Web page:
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When Your Child Has Ewing Sarcoma

Your child has been diagnosed with Ewing sarcoma. You likely feel shocked and scared. But you're not alone. Your child’s healthcare team will help you as you make important decisions about your child’s health and cancer treatment.

What is Ewing sarcoma?

Ewing sarcoma is a type of cancer that starts in bone or soft tissue, such as muscle. The cancer cells grow fast and a tumor can grow anywhere in the skeleton. The cancer can spread (metastasize) to another part of the body, such as the lungs or other bones.

Outline of child showing skeleton.
Ewing sarcoma usually forms in bone. Some common sites include the ribs, pelvis, and thigh bones.

Who gets Ewing sarcoma?

Children at any age can get Ewing sarcoma, but it's most often found in teenagers. It's rare in adults.

What causes Ewing sarcoma?

Ewing sarcoma happens because cells change and grow out of control. These cells then form a tumor. What causes the change (mutation) in the cells is not known.

What are the symptoms of Ewing sarcoma?

Some common symptoms of Ewing sarcoma include fever, pain, and a lump or swelling in the arms, legs, chest, pelvis, or back. Sometimes a bone breaks for no known reason.

How is Ewing sarcoma diagnosed?

Your child’s healthcare provider will examine your child. You'll be asked about your child’s health history. One or more of the following tests may be done:

  • Blood tests to measure certain substances and blood cell counts.

  • Imaging tests to take detailed pictures of the inside of your child's body. These may include an X-ray, MRI, CT scan, PET scan, or bone scan.

  • Bone marrow aspirations and biopsies to take out small bits of bone marrow from the hipbone and test them for cancer.

  • A biopsy to take a small piece (sample) of tissue from the tumor to test it for cancer.

Is it localized or metastatic?

When figuring out the best treatment plan and likely outcome (prognosis) for your child, the healthcare team looks at many things, including how far the cancer is thought to have spread.

Both treatment and prognosis depend on whether the tumor affects only one part of the body (localized) or has spread to more than one part of the body (metastatic). Your child’s healthcare provider can tell you more about how far your child's cancer is thought to have spread and what it means for your child.

How is Ewing sarcoma treated?

The goal of treatment is to take out or kill cancer cells. The kind of treatment your child gets depends on the size of the tumor, where it is, and whether the cancer is localized or metastatic. Your child may need one or more of these treatments:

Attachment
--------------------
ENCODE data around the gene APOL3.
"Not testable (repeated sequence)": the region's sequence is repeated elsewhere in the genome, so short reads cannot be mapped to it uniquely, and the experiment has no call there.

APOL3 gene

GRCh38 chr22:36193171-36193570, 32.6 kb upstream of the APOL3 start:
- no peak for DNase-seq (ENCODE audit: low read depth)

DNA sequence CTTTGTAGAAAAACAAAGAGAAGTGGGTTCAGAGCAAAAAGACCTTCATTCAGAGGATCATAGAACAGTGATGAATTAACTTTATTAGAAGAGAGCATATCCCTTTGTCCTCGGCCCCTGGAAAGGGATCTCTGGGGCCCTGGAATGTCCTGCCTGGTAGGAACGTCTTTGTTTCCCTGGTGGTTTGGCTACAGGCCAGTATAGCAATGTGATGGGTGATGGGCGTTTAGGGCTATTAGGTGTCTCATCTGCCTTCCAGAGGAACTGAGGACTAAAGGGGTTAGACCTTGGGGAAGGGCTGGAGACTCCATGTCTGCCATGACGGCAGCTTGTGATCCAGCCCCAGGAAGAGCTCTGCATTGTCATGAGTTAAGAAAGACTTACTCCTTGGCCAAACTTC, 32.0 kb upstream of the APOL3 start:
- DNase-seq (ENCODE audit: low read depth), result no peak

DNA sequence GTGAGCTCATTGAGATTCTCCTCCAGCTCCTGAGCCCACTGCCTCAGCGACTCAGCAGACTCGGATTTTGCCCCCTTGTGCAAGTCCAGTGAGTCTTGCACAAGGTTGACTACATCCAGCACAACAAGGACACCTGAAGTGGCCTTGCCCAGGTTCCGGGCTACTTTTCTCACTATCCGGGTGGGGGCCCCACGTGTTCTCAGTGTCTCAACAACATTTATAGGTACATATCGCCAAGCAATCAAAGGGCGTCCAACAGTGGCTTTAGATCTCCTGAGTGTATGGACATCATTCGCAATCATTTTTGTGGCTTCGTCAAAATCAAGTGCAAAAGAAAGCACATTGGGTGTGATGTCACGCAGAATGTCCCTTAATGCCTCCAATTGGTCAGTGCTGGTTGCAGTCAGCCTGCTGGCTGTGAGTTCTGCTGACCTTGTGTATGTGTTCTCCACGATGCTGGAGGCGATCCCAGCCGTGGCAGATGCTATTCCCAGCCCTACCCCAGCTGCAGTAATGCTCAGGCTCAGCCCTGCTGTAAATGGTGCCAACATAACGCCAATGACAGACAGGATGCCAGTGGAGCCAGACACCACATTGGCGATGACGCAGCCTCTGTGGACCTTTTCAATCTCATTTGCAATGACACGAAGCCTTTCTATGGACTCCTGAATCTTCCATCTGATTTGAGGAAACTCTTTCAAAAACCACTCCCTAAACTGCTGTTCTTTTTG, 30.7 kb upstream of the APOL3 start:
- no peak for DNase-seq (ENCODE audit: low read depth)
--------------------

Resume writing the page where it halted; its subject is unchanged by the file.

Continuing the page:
• Chemotherapy (“chemo”) destroys cancer cells with powerful cancer-fighting medicines. Multiple chemo medicines may be used. They're given through a tube (IV) that’s usually put into a vein in the arm or chest. Sometimes they can be given by mouth or as a shot (injection).

  • Surgery is done to take out all or part of the tumor.

  • Radiation therapy kills cancer cells and shrinks tumors using high-energy X-rays. Radiation may be used before or after other treatments.

  • High-dose chemotherapy and stem cell transplant may be needed if the cancer has concerning features or if other treatments don't work. This treatment is only available in clinical trials.

Supportive therapy

The goal of supportive therapy is to help protect the child from infection, prevent discomfort, and help keep blood counts within a healthy range. During your child’s treatment, antibiotics may be needed. These are drugs that help prevent and fight infection. Anti-nausea drugs, pain medicines, and other medicines may also be given. These help ease side effects caused by the cancer and cancer treatment. Your child may need a blood transfusion or medicines to restore blood cells destroyed by treatment.

What are the long-term concerns?

Your child may need physical therapy. This is to help get the body working after treatment. Also, chemotherapy and radiation may cause some problems. This can include damage to certain organs, changes in bone growth, fertility problems, and a higher than normal risk for cancer later in life. All this means that your child’s health will need to be monitored for life. This may include clinic visits, blood tests, imaging of the heart, and other scans and imaging tests.


Being told your child has cancer is scary and confusing. It’s important to remember that you're not alone. Your child’s healthcare team will work with you and your child throughout your child’s illness and care. You may also want to learn more about this cancer and get support for yourself and the rest of your family. Doing so can help you all cope with the changes cancer brings. Learning about and talking with others who also have a child with cancer may help you and your family cope, too. Some helpful resources include:

  • Sarcoma Alliance

  • Sarcoma Foundation of America

Online Medical Reviewer: Adam Levy MD
Online Medical Reviewer: Kimberly Stump-Sutliff RN MSN AOCNS
Online Medical Reviewer: Lu Cunningham RN BSN
Date Last Reviewed: 6/1/2019
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